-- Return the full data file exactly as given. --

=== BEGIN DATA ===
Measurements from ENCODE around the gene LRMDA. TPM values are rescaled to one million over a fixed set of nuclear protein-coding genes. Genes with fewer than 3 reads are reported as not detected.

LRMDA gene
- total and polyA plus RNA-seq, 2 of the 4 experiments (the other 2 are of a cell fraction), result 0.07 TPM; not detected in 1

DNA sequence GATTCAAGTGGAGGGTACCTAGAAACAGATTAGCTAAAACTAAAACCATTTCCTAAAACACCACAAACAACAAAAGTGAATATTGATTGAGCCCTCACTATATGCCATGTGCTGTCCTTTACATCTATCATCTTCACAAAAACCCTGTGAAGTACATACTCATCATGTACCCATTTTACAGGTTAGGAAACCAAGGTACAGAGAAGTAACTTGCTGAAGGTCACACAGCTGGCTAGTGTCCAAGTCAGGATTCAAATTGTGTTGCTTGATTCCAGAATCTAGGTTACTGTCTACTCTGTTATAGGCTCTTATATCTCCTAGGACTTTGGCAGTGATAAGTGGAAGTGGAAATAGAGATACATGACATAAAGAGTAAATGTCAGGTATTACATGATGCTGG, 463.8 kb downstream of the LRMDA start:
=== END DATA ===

Measurements from ENCODE around the gene LRMDA. TPM values are rescaled to one million over a fixed set of nuclear protein-coding genes. Genes with fewer than 3 reads are reported as not detected.

LRMDA gene
- total and polyA plus RNA-seq, 2 of the 4 experiments (the other 2 are of a cell fraction), result 0.07 TPM; not detected in 1

DNA sequence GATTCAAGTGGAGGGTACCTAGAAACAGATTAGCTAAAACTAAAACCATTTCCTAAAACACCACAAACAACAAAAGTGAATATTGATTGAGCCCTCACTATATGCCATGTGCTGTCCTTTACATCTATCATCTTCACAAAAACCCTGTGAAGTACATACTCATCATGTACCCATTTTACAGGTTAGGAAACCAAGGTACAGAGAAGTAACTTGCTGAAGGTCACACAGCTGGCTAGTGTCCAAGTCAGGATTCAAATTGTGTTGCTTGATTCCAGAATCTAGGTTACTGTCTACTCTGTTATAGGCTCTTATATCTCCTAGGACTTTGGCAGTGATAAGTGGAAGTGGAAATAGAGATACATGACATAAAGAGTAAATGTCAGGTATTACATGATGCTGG, 463.8 kb downstream of the LRMDA start: